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Ventura County

Developer Pledges Funds for New School

Education: The offer comes as welcome news to the Oxnard elementary district, which has been unable to keep up with growth.

June 22, 2002|KARIN GRENNAN | SPECIAL TO THE TIMES

The company behind the proposed Seabridge neighborhood has agreed to provide up to $15 million to build a new grade school.

"It is, for us, very extraordinary," said Oxnard Elementary School District Supt. Richard Duarte.

The district has been on a year-round, multitrack system for more than 20 years to accommodate the maximum number of students possible, but has not been able to build schools quickly enough to keep up with recent growth, he said.

There are few places left to build schools in Oxnard considering that land in the coastal zone, in SOAR-protected areas and surrounding Oxnard Airport is off-limits.

In a deal announced Thursday, Mandalay Bay Partners agreed to pay more than half of the approximate $27-million cost of buying land, planning and building a school, said Bill Wynne one of the developers of the 700-home subdivision.

The school district hopes to receive matching funds from a state bond measure on the Nov. 5 ballot.

Assuming the bond passes and the district receives a share, the partnership--whose parent company built Rancho Santa Margarita in Orange County--will pay the bulk of the remaining costs, up to $15 million, Wynne said.

If the district does not receive the bond money, district lawyer Marilyn Cleveland said the two sides will have to come up with a new cost-sharing plan.

By law, the 135-acre Seabridge project, located west of Victoria Avenue near Wooley Road in the Mandalay Bay area, is required to pay only about $4 million to the school district, Wynne said. Duarte said most developers are only willing to pay the minimum required.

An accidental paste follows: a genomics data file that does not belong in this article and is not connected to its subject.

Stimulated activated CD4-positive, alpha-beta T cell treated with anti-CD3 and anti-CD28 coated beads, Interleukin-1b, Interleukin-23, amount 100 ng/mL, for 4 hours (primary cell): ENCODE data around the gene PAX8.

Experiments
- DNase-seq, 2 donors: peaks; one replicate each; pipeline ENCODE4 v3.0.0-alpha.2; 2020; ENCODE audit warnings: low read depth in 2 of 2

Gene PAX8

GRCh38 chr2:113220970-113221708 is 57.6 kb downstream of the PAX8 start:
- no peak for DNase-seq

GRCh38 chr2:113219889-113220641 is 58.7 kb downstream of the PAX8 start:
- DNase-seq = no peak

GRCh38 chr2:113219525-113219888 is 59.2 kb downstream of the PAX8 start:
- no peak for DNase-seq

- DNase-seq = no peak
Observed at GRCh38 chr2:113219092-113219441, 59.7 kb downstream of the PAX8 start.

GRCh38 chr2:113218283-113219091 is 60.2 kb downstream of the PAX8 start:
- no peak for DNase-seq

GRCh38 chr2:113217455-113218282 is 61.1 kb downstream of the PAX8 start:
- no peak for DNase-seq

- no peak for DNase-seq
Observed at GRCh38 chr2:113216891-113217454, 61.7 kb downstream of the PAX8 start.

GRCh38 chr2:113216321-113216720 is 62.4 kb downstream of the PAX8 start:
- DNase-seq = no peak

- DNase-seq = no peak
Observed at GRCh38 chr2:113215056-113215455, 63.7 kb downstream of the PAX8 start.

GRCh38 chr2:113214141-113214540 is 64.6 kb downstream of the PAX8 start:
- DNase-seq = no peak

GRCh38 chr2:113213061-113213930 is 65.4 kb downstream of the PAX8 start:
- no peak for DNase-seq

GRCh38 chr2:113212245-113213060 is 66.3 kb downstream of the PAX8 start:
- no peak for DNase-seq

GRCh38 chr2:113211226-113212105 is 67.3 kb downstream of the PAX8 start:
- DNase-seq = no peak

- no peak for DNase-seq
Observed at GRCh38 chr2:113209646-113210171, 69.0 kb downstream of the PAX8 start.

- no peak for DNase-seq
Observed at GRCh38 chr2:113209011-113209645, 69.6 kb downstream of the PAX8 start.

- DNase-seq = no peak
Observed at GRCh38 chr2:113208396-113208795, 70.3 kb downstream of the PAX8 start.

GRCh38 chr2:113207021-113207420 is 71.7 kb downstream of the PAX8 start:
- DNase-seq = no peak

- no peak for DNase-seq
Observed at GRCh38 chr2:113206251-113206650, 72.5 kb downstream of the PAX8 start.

While significant for the elementary school district, the agreement doesn't quite compare to the one reached between the developer of the $750-million RiverPark community and the Rio Elementary School District earlier this year.

RiverPark backers agreed to donate the land and spend $47 million to build and equip three schools, with or without the assistance of state bond money.

The Oxnard Elementary School District has worked with the developers of the $100-million Seabridge project for three years, Duarte said.

In addition to a desire to "do the right thing," Wynne said providing substantial support for a new school would benefit his company.

With overcrowding such a concern in Oxnard, the addition of a new school would be a selling point to prospective buyers, he said.

Wynne said the city and the school district made it clear from the start that providing a school was a top priority.

Addressing the city's concerns helped the company move through the approval process relatively quickly at a time when the land available for development is rapidly diminishing, he said.

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